Two more bodies have been discovered aboard the Costa Concordia, taking the confirmed death toll in the tragedy to 15. The bodies were found on Deck 4 of the ship, after the Italian Navy used microcharge explosions to give easier access from the cruise ship’s bridge to Decks 4 and 5.
According to Italian officials the vessel is now considered sufficiently stable to permit pumping of fuel from its tanks to begin tomorrow.
Meantime, European Commissioner for Transport Siim Kallas is asking that a current review of EU passenger ship safety legislation take fully into account any lessons to be learnt from the Costa Concordia tragedy. He will outline the Commission’s position to the European Parliament’s Transport Committee on Tuesday, January 24, 2012.
“Safety comes first,” says Mr. Kallas. “We will ensure that any lessons from the Costa Concordia are fully taken into account in the already ongoing review of EU passenger ship safety law. And we want to accelerate this work wherever possible. The challenge is to ensure that safety rules for passenger ships fully keep pace with the latest designs and technologies in a fast changing sector. The safety record of passenger ships in EU waters has been strong over the last 10 years, but there is no room for complacency when it comes to safety. I sincerely hope that the tragic images of today are not forgotten when we need firm support to turn our proposals into safety legislation later this year.”
Though there already rules in place at international and EU levels, ship design and operation of ships continue to evolve significantly. For this reason, the Commission has been working, since 2010, on a review of EU legislation on passenger ships to ensure it keeps pace with the latest evolution in design, operational procedures and technology used in this sector. That work, says Mr. Kallas, must now fully take into account any lessons to be learnt from the Costa Concordia.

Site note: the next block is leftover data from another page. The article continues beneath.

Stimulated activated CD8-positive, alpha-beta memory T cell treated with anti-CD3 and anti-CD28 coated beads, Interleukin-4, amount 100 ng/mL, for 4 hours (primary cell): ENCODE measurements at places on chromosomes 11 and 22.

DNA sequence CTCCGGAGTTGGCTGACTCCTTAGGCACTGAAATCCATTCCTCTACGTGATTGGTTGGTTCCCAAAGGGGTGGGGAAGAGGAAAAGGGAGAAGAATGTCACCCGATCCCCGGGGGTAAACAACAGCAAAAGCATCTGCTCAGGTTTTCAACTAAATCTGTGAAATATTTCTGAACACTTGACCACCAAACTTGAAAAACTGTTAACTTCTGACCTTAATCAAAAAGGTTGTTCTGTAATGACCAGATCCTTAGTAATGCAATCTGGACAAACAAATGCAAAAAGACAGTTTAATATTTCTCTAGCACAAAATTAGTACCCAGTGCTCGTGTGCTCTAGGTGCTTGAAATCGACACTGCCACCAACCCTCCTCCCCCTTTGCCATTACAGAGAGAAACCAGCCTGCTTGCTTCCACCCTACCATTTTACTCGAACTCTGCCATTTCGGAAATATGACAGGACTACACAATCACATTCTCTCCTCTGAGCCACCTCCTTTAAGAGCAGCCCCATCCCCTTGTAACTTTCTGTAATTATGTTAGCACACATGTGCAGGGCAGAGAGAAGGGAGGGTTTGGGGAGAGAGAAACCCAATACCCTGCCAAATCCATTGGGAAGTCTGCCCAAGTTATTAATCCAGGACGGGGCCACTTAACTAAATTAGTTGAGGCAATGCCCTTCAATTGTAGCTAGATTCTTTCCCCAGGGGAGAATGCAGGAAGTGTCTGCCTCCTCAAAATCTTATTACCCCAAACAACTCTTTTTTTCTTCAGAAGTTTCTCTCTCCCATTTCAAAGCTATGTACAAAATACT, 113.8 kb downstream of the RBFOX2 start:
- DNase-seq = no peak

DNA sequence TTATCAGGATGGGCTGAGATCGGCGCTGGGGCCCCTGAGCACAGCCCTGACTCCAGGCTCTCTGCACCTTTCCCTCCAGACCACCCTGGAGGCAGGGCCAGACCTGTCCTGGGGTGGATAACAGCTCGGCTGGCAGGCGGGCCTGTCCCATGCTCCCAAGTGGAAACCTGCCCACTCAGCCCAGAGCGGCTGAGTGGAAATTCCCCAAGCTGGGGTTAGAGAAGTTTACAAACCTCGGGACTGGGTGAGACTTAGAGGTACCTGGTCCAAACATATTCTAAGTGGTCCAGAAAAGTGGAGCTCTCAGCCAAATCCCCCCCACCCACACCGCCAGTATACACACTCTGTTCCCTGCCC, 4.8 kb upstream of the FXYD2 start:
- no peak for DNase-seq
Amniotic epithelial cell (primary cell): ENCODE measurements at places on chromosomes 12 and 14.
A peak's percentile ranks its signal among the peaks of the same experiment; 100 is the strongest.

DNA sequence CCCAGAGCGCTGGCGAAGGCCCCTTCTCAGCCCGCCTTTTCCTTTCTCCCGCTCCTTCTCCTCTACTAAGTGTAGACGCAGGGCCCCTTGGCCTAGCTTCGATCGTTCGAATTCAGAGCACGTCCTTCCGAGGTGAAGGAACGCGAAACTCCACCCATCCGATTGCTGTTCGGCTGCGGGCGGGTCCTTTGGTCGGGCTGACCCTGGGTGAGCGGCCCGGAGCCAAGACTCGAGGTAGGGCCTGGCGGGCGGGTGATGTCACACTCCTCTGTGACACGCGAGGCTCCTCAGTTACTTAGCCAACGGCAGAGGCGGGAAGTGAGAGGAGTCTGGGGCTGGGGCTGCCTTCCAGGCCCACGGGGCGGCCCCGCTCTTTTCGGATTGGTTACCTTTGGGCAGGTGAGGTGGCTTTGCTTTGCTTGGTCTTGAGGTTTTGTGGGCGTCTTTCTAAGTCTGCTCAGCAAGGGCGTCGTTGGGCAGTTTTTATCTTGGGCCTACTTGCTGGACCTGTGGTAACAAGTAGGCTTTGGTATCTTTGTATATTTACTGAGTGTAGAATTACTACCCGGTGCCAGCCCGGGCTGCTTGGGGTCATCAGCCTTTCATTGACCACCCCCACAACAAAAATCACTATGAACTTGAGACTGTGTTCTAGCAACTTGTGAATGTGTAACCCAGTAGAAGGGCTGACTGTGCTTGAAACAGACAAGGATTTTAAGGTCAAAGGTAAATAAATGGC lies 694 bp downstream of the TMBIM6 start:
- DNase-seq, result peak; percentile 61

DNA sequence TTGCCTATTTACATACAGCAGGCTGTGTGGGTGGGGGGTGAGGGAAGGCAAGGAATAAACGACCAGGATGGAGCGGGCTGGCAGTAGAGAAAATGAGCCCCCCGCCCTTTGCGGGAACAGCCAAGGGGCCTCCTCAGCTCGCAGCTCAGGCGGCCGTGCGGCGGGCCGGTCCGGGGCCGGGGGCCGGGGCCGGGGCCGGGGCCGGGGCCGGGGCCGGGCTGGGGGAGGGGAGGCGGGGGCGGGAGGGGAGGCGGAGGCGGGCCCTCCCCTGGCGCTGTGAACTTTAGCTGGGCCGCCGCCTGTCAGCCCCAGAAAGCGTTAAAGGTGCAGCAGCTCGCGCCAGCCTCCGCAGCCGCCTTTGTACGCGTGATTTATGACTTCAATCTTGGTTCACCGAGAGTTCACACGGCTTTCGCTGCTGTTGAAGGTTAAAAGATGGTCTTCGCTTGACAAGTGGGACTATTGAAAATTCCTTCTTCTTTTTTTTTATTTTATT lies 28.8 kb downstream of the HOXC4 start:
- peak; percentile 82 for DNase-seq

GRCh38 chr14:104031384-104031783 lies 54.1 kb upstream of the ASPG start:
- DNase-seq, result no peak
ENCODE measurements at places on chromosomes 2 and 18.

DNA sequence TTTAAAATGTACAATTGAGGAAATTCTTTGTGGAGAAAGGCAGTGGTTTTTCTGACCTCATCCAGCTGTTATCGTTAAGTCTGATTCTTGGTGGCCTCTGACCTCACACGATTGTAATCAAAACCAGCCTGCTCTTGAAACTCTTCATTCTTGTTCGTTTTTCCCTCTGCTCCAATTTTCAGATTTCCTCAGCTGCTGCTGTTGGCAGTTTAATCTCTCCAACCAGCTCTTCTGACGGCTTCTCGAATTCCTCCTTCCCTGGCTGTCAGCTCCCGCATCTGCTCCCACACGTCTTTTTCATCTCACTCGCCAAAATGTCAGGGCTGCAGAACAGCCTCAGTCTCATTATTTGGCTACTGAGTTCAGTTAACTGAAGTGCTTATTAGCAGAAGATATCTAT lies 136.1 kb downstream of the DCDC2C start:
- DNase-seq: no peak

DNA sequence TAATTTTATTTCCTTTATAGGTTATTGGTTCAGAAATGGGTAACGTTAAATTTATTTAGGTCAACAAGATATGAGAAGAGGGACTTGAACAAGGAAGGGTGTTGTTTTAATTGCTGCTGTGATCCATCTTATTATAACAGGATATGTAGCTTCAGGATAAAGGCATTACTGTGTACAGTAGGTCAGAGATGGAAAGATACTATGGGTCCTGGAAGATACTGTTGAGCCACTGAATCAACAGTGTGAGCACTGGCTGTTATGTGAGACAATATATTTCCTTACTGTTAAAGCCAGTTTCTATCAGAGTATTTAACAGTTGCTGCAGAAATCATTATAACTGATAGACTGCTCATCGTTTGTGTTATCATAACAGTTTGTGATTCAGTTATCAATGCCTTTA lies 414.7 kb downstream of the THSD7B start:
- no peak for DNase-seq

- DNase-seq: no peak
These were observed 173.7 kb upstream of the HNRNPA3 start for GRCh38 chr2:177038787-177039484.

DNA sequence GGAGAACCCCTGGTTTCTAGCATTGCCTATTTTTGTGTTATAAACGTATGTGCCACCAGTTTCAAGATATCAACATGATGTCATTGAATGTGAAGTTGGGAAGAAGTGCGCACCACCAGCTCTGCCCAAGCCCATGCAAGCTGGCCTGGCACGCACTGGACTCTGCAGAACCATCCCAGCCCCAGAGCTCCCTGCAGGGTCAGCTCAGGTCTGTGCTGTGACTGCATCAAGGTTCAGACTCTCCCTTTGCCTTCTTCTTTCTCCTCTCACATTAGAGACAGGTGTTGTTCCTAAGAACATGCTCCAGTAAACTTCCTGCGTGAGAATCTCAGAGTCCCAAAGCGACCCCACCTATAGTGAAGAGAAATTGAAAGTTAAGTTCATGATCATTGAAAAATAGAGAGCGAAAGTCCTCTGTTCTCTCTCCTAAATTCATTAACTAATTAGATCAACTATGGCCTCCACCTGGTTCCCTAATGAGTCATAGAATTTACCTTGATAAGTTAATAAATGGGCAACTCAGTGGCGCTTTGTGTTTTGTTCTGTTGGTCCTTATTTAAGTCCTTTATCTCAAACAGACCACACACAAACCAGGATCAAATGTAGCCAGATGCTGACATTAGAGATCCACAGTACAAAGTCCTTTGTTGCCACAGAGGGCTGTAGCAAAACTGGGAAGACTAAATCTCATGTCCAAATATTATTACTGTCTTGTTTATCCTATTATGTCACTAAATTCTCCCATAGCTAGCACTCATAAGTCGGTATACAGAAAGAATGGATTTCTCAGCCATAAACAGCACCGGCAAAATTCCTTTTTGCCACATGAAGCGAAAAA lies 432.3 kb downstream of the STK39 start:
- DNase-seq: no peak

While the safety of passenger ships in international voyages is regulated by the SOLAS (safety of life at seas) IMO convention, EU rules ensure that the international safety rules are also applied to ships in domestic voyages (domestic/national e.g .between the Greek Islands), or flying the flag of a Member State (Directive 2009/45). These rules cover all aspects of the safety of these ships.
The main piece of EU legislation on passenger ship safety is Directive 2009/45, supported by a body of other related EU rules. Directive 2009/45 sets out all the technical requirements for construction and equipment for domestic passenger ships. It currently covers only ships built in steel.
EU rules on safety operations on ships apply to all passenger ships operating in EU water. They cover for example, the training of seafarers, roles and requirements for staff with regard to safety procedures on a ship. The standards are normally set at IMO level, they are then transposed into EU law – so it can be fully and effectively enforced. The Commission says that “bringing the international standards into EU law, also allows the EU to ‘top up’ or strengthen requirements where necessary.”
January 23, 2012